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San Francisco Giants and Oakland Athletics fans are seen during the seventh inning stretch at O.co Coliseum in Oakland, Calif., on Monday, May 27, 2013. The A's beat the Giants 4-1 as starter Dan Straily got the win. (Jane Tyska/Bay Area News Group)

With the A's lease-extension negotiations bogging down in Oakland, officials from Major League Baseball have introduced the idea of having the Giants share AT&T Park with the Athletics in 2014, this newspaper has confirmed.

However, it's unlikely such an arrangement will take place unless the Oakland-Alameda County Coliseum Commission fails to reach agreement on the A's request to extend their lease at O.co Coliseum for five years or less. The team's agreement to play at O.co expired at the conclusion of the 2013 season. But with MLB still wrestling with both the A's request for a move to San Jose as well as no feasible new ballpark plan surfacing in Oakland, the team wishes to keep playing at O.co until that issue is settled.

Oakland Athletics’ Jed Lowrie (8) throws to first to complete a double play against San Francisco Giants’ Andres Torres (56) in the first
Oakland Athletics' Jed Lowrie (8) throws to first to complete a double play against San Francisco Giants' Andres Torres (56) in the first inning AT&T Park in San Francisco, Calif. on Wednesday, May 29, 2013. (Nhat V. Meyer/Bay Area News Group)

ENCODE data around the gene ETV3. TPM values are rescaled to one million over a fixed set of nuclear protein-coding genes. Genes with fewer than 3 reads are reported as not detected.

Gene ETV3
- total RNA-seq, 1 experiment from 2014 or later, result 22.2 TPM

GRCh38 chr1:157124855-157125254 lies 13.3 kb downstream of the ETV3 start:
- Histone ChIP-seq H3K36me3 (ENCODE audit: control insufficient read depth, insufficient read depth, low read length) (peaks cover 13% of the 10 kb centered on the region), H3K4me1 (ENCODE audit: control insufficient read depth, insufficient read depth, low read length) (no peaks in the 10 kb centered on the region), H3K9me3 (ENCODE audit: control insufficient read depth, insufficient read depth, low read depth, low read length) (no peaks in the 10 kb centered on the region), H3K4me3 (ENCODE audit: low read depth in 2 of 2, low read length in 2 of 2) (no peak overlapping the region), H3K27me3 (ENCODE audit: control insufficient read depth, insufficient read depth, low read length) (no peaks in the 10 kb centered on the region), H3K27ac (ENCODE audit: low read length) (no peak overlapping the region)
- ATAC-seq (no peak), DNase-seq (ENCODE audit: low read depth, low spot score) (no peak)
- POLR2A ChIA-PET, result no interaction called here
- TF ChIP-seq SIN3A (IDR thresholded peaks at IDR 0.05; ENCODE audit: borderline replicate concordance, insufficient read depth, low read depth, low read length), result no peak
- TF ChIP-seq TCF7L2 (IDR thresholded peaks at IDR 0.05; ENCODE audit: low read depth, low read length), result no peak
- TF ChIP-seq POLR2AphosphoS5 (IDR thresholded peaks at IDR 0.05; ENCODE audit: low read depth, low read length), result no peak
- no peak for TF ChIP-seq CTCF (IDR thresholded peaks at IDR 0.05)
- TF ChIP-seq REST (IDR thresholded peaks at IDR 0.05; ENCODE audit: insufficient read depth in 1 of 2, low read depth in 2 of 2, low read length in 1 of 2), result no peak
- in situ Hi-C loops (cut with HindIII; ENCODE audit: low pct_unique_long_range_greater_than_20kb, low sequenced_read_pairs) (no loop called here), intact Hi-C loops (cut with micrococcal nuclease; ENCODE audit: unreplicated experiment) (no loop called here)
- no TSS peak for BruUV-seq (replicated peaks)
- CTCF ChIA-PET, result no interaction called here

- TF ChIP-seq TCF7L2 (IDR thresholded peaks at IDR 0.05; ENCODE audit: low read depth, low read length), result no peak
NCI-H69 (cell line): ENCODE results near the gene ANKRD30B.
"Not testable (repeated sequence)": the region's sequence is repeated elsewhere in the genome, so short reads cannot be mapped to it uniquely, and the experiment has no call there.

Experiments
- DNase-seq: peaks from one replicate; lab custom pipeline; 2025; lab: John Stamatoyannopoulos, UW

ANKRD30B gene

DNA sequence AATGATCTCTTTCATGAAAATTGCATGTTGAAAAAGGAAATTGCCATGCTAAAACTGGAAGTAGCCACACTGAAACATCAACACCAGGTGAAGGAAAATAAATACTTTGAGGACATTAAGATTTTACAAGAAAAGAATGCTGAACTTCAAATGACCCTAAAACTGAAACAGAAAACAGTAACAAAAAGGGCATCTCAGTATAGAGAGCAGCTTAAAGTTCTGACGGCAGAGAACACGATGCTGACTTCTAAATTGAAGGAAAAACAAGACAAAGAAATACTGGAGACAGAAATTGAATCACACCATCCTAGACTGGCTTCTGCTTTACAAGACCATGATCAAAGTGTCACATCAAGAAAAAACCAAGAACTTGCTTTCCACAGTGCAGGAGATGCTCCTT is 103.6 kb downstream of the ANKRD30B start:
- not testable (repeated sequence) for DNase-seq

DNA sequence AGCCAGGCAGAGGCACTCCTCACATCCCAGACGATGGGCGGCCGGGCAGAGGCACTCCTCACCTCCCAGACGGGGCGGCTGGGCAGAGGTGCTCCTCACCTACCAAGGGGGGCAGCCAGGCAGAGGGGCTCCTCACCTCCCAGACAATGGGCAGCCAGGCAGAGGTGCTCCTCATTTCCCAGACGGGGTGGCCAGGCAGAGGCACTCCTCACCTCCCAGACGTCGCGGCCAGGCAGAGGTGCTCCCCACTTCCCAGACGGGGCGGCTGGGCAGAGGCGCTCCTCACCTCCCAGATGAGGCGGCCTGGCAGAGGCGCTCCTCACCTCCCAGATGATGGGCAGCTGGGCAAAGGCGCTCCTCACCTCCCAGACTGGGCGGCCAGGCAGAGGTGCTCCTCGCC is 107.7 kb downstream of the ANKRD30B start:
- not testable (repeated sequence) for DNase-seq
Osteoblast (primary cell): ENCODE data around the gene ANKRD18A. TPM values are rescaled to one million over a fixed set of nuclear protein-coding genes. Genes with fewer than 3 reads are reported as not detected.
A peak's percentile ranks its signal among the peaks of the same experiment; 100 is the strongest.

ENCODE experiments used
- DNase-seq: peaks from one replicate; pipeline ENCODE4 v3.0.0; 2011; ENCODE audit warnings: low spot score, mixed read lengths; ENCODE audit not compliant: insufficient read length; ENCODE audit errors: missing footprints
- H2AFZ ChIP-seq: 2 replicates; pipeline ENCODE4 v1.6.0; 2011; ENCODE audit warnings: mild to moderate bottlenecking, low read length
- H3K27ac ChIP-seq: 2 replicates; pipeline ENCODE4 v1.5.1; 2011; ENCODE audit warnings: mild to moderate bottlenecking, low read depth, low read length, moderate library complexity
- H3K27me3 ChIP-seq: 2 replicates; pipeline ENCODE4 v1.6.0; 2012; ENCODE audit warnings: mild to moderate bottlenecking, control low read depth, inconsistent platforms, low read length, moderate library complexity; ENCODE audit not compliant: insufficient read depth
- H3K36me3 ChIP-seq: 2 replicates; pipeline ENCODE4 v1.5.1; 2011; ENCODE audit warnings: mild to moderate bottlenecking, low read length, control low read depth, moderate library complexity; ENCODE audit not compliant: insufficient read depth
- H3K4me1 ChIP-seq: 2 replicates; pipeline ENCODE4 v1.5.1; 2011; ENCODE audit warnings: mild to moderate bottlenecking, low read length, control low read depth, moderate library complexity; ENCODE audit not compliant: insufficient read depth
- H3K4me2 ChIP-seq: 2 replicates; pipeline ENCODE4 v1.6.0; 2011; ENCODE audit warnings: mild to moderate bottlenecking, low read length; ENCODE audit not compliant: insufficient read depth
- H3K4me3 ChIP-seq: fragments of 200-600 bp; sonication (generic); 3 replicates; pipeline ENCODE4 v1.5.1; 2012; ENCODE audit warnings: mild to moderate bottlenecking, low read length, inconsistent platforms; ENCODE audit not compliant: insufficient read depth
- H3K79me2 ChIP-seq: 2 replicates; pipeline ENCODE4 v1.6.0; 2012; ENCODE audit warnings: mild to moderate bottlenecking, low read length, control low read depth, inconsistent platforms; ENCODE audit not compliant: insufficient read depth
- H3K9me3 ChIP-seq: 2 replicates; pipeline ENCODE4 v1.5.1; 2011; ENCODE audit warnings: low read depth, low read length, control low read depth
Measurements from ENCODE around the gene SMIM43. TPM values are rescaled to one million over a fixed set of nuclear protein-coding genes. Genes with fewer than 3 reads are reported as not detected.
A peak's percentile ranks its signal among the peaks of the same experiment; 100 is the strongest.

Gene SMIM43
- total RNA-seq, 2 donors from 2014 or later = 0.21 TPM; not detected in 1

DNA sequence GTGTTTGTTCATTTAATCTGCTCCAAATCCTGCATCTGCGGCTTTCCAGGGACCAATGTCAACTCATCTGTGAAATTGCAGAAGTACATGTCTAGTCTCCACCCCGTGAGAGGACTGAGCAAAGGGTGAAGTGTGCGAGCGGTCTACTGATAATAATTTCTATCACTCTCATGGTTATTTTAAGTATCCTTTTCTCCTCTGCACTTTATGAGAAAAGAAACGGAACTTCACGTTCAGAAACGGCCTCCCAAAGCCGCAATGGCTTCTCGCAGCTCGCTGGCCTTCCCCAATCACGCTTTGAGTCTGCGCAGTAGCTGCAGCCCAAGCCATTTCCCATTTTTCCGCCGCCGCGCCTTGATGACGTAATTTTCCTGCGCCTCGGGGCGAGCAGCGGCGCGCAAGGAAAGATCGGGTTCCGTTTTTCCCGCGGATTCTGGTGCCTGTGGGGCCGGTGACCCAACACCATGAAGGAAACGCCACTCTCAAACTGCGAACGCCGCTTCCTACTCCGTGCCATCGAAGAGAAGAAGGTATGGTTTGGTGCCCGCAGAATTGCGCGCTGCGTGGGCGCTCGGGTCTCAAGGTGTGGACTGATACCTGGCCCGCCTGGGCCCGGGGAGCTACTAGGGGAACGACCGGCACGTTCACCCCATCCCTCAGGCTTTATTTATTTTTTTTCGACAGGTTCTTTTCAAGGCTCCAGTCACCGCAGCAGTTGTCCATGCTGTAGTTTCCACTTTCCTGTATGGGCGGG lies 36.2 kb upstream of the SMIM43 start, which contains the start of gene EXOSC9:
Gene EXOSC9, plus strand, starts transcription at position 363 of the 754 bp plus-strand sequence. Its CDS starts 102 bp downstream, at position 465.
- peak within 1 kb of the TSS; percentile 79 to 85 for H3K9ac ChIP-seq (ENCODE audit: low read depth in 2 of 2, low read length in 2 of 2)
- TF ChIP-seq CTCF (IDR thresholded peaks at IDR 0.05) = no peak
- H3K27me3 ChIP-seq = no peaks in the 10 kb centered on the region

Negotiations on a lease extension have been ongoing for more than six months and differences have surfaced on concessions revenue and length of the extension. \

Representatives of the A's expected the terms to be resolved by now and still expect the team to play in Oakland in 2013 and for several more years. But with lease-extension talks stalling, Major League Baseball has become a party to the negotiations because it administers the schedule and needs to inform opponents where home games will be played.

The Giants could be forced to accept the unique sharing agreement for the same reason that the A's have been denied their request for a San Jose move -- because MLB has an antitrust exemption that gives it special powers to control franchise movement.

Two teams sharing a Major League ballpark would not be unprecedented. The Dodgers and the Angels both played in Dodger Stadium while Anaheim was building its new ballpark in the 1960's, and the Yankees and the Mets shared Shea Stadium during a Yankee Stadium remodeling project in the 70's.

Contact Mark Purdy at mpurdy@mercurynews.com. Follow him on Twitter at twitter.com/MercPurdy.